Wednesday, December 19, 2007
Mom, don’t read this.
Sorry guys. I wish more than any of you that I had a single story to encompass the whole title. Instead, here’s a few of the more entertaining incidents in what I would otherwise maintain is a quiet life.
I almost stepped on a snake. It could have been a spitting cobra, but I can’t make that claim. I was running on a pretty wide utility track through the bush just as the sun set low. Almost to my turn-around point, I looked down to see the ground move. There it was, 12 inches from where I planted my right foot - a snake. Maybe two and a half feet long, slate grey with an orange underside; much like the spitting cobra on our “Harmful Snakes of The Gambia” poster.
As a rule, Gambians hate snakes. When they corner one in a clump of grass, everyone picks up a stone or stick and makes mulch. Consequently, there aren’t really many snakes around us. The last and only other time I saw a live one was during training when our group came upon a Beauty Snake (non venomous) eating a lizard. We all leaned in closer and closer until all of the sudden it decided that the threat of us outweighed the benefit of its meal. It uncoiled, hissed, made a wide circle and slithered into the grass faster than we thought possible. Everyone in the group jumped back but I jumped straight up and screamed, in a really high pitched voice, “Shit Monkeys!” Honestly. I think Rachel might have stepped forward to defend her helpless husband. Life and death situation and that’s what I yell: shit monkeys. This time around, on my own in the bush, with not a single other soul to witness my proximity to DEATH or bear testimony to my courage, and I calmly stepped away and breathed a manly, “Woah!” Honestly.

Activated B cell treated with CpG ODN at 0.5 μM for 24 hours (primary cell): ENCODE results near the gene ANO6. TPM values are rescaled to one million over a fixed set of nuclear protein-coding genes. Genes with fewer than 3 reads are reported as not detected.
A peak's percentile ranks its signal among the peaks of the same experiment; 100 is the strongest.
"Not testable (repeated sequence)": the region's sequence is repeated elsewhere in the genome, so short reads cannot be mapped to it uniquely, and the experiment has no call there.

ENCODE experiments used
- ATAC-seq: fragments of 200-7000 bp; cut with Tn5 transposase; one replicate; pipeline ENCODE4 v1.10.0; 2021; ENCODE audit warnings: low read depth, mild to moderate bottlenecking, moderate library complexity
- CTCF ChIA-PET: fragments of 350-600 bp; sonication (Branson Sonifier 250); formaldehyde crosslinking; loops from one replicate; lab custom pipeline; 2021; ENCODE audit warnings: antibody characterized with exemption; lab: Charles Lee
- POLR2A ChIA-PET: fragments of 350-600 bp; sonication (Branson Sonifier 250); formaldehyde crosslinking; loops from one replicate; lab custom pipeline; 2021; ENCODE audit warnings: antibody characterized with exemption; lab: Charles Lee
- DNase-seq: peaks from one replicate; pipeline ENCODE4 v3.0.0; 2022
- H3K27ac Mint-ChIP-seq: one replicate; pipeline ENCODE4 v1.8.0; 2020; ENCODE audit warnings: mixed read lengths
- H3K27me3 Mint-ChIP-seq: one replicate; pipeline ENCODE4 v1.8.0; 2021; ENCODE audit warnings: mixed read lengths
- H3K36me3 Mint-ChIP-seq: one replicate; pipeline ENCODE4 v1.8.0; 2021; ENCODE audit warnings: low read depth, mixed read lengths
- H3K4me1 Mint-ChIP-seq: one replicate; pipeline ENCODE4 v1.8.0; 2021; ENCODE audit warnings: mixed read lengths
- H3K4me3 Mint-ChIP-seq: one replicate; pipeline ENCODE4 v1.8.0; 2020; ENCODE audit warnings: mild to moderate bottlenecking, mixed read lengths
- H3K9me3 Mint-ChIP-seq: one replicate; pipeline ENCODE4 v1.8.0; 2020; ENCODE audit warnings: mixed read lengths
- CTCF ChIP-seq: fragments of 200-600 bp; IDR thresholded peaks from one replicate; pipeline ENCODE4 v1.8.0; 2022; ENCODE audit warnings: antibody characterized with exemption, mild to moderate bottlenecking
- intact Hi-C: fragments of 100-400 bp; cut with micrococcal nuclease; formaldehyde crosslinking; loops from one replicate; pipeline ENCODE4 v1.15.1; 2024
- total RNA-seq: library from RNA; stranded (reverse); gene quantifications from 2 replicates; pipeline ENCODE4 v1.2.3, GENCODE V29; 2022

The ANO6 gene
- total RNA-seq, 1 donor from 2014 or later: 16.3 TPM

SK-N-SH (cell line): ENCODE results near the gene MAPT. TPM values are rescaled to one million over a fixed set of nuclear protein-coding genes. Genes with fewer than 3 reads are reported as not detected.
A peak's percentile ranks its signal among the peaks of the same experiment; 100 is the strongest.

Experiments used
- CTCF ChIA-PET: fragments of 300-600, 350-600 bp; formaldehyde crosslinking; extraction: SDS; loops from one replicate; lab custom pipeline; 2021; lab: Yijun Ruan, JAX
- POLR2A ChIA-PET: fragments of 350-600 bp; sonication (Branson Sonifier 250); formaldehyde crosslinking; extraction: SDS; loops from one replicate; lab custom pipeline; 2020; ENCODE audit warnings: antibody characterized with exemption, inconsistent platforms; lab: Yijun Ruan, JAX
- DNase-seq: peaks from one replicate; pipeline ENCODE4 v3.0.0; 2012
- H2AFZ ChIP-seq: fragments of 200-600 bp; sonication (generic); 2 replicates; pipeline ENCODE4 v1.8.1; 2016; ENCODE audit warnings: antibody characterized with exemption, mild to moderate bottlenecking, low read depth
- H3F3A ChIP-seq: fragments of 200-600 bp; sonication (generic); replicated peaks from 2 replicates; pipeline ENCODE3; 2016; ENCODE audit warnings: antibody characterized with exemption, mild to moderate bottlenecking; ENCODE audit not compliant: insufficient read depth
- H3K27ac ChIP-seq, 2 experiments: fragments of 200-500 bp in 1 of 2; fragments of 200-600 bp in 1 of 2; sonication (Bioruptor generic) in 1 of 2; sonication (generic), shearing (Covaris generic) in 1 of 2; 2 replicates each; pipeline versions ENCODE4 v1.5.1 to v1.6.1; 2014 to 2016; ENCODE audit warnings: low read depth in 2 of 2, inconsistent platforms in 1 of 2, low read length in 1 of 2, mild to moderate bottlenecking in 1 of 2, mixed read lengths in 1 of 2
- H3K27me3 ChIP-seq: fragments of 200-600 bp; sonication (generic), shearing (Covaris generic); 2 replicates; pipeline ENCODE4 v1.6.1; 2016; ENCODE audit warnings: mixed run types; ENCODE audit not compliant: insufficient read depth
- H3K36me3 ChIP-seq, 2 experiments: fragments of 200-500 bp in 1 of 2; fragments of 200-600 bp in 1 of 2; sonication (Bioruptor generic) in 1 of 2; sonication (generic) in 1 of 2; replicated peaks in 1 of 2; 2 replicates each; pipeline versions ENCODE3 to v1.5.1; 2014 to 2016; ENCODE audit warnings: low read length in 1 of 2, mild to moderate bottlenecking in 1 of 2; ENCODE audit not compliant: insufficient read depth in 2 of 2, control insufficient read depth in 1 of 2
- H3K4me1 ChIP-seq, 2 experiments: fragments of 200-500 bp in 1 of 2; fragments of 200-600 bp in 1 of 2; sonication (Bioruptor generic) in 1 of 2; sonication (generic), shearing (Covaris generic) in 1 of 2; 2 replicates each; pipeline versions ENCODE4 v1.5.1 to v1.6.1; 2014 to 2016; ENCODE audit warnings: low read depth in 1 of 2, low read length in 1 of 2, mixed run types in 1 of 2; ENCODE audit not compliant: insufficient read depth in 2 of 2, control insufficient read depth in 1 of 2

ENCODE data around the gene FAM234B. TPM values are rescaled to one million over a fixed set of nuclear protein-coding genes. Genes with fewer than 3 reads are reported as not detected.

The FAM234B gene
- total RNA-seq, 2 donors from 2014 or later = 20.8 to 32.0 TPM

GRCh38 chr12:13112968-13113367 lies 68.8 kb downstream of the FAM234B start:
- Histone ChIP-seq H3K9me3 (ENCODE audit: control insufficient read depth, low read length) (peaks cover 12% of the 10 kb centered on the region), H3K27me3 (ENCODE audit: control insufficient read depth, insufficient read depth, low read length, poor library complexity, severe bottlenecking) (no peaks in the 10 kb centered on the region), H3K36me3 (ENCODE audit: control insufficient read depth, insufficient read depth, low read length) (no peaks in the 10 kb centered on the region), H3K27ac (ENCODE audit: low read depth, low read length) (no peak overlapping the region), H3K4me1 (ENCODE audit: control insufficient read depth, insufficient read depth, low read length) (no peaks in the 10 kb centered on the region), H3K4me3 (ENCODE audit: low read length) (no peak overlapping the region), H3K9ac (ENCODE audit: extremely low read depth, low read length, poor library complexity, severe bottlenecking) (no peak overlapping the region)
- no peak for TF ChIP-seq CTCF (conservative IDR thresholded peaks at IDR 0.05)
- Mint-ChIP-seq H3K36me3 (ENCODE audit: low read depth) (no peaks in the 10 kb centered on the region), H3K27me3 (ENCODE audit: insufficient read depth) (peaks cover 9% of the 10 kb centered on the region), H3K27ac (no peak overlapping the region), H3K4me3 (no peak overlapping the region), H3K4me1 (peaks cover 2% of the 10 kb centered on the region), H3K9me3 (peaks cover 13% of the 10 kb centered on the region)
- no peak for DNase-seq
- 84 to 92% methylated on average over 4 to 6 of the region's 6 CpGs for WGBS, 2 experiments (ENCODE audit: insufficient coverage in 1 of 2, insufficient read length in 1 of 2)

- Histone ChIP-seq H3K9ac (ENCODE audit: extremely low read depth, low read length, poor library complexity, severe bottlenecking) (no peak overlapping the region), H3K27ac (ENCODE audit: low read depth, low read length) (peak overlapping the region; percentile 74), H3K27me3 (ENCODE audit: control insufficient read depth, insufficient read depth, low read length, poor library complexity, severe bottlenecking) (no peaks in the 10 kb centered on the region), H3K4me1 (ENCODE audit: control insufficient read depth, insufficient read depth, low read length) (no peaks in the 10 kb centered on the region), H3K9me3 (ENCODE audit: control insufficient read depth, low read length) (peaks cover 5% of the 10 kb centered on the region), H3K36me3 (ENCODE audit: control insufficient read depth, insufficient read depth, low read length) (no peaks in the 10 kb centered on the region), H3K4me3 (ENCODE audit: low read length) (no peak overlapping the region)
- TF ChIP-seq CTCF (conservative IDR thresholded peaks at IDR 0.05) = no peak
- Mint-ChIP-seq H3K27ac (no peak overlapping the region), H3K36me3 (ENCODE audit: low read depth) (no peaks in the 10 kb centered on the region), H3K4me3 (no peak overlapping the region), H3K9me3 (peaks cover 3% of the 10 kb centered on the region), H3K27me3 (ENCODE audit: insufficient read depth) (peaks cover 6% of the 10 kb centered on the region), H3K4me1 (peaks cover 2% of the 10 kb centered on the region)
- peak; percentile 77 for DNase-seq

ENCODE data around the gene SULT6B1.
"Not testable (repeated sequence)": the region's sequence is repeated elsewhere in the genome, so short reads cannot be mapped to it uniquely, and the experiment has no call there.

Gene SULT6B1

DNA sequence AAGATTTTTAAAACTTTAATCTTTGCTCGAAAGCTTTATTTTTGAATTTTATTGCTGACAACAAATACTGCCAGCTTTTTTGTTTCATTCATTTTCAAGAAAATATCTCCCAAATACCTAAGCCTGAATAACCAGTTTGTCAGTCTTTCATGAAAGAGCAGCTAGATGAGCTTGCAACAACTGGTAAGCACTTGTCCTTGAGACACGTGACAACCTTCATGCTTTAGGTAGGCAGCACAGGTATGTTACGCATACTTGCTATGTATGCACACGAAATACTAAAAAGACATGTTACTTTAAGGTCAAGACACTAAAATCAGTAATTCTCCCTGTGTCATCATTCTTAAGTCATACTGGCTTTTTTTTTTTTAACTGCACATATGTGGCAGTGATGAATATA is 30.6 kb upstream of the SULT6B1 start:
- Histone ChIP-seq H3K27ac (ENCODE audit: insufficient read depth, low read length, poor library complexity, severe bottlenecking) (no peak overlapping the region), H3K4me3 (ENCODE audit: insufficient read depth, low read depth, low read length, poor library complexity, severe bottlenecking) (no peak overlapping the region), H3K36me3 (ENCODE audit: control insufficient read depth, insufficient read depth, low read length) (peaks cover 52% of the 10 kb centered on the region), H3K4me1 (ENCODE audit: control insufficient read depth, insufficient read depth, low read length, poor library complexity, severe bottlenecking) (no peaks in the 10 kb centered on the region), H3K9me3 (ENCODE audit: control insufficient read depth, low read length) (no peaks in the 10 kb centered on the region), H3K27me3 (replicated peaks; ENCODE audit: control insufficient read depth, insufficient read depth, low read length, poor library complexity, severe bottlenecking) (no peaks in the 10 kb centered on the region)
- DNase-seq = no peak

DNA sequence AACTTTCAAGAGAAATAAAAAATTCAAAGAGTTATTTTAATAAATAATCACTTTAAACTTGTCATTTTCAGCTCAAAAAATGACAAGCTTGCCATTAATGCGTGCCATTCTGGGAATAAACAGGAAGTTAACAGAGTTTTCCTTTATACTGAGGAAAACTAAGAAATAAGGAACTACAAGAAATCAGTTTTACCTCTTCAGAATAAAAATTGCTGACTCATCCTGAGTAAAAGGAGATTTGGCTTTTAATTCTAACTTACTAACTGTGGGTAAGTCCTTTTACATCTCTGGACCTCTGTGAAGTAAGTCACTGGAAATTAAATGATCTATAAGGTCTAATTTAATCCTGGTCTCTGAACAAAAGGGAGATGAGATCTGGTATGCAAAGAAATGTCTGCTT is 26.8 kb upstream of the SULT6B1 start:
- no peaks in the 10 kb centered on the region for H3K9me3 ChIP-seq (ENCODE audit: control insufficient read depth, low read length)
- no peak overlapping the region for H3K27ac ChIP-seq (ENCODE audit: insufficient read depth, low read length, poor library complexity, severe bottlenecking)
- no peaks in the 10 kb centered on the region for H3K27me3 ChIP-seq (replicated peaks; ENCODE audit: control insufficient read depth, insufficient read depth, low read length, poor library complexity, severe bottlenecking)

I was at the main office a few weeks ago, taking advantage of the open computers late at night. It was and time to eat. I stepped out onto the quiet street and walked a short way to one of the Lebanese owned fast food places on the main strip. As I walked in the door, an attractive waitress snapped at me “Ki Fii!”, Wollof for “Come here.” I don’t speak much Wollof, but I still want some credit for knowing a local language, so I replied with the Mandinka equivalent, “Naa naa bang!” “No, you come here.”
So it began. I quickly ordered my shwarma as the three waitresses gathered around testing my language. Flirting doesn’t really work for me. In fact, it makes me incredibly uncomfortable. This was compounded as I realized that I was the only customer in the place and so there were no potential distractions to pull them away from me. Amidst the interrogation, I briefly wondered, “why are so many waitresses working when there are no customers?”
The Lebanese owner who was manning the grill walked by, completely ignored me, grabbed the first waitress by the arm and whispered something in her ear. She walked back to me and asked if I was interested in something-something. Like I said, I don’t speak Wollof, but somewhere in my head a slow, heavy gear made a quarter turn with a loud clicking sound and some dim understanding dawned. I hate awkward situations so my eyes scanned the room. Shwarma almost done, check. Exact change in my pocket, check. Clear path to the exit, check.
“I don’t know what that means,” my voice cracked as if I were thirteen.
“Do you want sex” she coolly clarified.
“Ummmm, no, not today, but thank you for the offer,” I stammered as I less-than-deftly stood up, strode to the grill, snatched my food from the Lebanese pimp just as it hit the bottom of the bag and left my Dalasis in mid air. The next day my girl (her name is Kadi) waved amicably to me and Rachel and asked our friend if I was married. Thank God.
My mobile was stolen on the ferry on Saturday. How many times have I felt hands probing my pockets. One of the busiest travel days of the year leading up to Tobaski and I don’t bother to put it in my bag. Sheesh.